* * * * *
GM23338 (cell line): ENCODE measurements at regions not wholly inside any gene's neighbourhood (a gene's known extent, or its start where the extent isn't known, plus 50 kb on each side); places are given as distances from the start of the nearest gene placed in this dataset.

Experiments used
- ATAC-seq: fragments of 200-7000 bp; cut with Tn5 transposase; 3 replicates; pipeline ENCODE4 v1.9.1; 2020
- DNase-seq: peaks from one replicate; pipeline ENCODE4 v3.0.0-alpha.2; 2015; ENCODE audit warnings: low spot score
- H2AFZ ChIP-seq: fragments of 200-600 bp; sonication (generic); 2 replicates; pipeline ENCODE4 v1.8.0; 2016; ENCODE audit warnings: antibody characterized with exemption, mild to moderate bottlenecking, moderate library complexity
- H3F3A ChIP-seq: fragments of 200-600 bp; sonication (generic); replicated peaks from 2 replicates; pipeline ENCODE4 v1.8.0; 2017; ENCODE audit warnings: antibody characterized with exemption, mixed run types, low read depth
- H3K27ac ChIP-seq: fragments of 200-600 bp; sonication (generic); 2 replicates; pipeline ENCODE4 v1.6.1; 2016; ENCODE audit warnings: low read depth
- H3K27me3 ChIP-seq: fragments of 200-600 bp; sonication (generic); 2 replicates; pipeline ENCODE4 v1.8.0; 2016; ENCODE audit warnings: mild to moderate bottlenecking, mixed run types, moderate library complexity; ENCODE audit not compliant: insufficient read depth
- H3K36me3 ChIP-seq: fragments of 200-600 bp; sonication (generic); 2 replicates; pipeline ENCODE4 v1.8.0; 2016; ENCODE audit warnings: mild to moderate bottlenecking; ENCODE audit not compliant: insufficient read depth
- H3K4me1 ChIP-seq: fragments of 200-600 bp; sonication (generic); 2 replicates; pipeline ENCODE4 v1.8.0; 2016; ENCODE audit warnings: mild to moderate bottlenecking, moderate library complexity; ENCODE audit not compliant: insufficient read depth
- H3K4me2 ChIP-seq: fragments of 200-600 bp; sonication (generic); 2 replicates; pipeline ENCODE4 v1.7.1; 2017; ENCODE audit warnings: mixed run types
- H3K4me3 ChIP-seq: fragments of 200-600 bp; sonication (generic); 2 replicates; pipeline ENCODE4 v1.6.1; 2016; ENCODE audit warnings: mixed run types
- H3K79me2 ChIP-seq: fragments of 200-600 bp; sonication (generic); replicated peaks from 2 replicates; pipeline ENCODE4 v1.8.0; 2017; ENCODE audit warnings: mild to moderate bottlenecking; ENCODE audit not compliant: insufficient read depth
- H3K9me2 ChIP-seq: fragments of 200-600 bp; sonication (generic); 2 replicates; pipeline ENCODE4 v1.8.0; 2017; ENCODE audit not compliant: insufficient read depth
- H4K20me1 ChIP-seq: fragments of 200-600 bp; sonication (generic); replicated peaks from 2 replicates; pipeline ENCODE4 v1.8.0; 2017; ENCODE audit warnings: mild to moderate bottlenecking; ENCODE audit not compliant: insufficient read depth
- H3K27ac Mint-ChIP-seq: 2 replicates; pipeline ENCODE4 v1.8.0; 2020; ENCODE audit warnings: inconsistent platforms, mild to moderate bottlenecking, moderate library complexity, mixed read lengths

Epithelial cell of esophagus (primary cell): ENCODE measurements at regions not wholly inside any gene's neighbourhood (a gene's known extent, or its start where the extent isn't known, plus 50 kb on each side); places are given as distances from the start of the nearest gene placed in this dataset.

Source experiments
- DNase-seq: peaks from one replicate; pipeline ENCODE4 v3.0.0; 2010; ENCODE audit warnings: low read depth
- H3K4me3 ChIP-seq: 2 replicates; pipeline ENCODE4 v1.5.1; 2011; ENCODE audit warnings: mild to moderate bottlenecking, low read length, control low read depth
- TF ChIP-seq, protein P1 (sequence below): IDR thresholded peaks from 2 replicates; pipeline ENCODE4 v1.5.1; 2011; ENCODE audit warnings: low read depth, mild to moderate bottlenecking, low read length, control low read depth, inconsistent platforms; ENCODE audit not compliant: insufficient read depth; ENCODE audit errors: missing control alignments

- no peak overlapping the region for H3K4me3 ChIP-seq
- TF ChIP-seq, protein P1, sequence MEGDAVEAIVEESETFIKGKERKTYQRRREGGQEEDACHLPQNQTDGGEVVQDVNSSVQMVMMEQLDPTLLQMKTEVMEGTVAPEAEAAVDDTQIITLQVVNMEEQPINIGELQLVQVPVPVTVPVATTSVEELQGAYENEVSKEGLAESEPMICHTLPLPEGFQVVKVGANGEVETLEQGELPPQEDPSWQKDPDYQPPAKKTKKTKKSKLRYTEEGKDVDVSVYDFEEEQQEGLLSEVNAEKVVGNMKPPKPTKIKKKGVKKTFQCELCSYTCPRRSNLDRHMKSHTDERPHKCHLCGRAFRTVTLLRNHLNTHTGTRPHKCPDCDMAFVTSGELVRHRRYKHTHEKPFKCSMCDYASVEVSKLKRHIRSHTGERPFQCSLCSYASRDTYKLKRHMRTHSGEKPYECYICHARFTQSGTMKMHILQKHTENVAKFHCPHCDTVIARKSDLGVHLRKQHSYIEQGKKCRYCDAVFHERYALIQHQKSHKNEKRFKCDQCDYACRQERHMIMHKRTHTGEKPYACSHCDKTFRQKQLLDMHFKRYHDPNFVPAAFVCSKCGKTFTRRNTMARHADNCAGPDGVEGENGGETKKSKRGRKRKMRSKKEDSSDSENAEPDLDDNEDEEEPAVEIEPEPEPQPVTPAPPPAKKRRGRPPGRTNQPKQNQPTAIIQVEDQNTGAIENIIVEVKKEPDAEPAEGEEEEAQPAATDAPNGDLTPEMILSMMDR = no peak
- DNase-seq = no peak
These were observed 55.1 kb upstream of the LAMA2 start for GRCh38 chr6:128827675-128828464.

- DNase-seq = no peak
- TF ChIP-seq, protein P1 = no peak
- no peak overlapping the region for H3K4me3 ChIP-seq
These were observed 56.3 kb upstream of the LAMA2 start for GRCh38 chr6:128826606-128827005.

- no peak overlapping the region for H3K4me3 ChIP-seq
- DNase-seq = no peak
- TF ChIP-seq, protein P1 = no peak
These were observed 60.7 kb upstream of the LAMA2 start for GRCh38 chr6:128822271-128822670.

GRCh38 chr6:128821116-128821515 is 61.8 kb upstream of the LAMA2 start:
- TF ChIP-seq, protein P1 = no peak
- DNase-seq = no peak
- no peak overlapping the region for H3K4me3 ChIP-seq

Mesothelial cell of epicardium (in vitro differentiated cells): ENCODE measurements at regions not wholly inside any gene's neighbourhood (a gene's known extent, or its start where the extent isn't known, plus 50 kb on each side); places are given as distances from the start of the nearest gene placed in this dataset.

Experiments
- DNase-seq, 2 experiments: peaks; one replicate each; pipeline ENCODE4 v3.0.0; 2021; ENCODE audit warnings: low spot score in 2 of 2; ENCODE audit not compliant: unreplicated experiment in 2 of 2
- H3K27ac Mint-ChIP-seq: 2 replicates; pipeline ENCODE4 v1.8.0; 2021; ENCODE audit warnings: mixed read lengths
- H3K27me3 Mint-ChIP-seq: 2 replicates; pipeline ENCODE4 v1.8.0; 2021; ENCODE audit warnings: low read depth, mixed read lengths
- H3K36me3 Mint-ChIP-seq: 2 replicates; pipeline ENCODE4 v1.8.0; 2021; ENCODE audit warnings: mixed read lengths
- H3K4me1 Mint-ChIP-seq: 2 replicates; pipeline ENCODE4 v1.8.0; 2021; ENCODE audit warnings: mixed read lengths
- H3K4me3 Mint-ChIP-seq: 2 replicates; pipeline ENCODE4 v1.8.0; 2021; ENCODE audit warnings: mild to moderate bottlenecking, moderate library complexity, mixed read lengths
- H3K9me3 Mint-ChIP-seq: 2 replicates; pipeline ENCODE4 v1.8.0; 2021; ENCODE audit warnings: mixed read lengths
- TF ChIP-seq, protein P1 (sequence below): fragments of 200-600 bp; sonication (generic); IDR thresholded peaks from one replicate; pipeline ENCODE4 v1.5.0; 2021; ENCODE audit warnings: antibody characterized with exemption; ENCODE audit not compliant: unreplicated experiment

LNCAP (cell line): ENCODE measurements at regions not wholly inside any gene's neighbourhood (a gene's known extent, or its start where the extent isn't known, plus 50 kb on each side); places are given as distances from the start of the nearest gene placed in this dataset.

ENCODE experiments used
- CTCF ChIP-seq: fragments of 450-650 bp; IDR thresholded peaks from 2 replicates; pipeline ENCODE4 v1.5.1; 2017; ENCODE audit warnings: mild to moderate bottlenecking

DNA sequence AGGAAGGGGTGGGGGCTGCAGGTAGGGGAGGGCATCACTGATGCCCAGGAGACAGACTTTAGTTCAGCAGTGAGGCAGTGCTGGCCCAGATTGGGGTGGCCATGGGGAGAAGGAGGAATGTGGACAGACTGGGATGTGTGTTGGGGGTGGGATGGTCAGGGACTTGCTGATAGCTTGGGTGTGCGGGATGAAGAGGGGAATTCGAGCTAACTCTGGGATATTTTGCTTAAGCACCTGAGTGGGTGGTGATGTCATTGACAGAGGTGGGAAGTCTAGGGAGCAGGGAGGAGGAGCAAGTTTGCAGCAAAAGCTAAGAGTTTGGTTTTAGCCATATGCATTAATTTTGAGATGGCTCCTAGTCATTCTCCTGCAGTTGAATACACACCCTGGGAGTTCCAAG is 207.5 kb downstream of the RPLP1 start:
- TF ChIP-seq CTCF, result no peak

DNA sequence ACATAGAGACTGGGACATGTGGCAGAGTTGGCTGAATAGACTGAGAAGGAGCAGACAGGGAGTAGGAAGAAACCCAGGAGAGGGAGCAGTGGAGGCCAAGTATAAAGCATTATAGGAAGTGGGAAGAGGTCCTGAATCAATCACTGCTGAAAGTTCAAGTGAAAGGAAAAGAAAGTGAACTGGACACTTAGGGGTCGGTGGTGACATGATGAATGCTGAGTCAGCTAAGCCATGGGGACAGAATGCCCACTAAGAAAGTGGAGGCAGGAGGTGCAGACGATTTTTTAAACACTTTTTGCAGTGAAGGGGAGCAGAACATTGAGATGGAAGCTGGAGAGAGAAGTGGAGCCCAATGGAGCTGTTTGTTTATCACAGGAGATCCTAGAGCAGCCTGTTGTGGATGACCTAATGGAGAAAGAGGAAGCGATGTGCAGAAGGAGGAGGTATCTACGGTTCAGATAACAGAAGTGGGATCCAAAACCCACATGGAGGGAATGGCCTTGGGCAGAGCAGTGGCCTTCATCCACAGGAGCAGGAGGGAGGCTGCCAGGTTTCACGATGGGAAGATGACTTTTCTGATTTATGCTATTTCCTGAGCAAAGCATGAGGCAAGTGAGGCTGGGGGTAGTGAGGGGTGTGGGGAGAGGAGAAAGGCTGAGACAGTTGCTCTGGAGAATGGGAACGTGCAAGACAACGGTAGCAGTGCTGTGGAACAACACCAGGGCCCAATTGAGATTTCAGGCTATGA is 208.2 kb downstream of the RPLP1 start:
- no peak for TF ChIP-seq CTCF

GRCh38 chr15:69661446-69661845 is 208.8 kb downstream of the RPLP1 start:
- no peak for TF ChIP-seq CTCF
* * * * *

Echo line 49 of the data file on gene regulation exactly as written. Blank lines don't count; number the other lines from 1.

ENCODE experiments used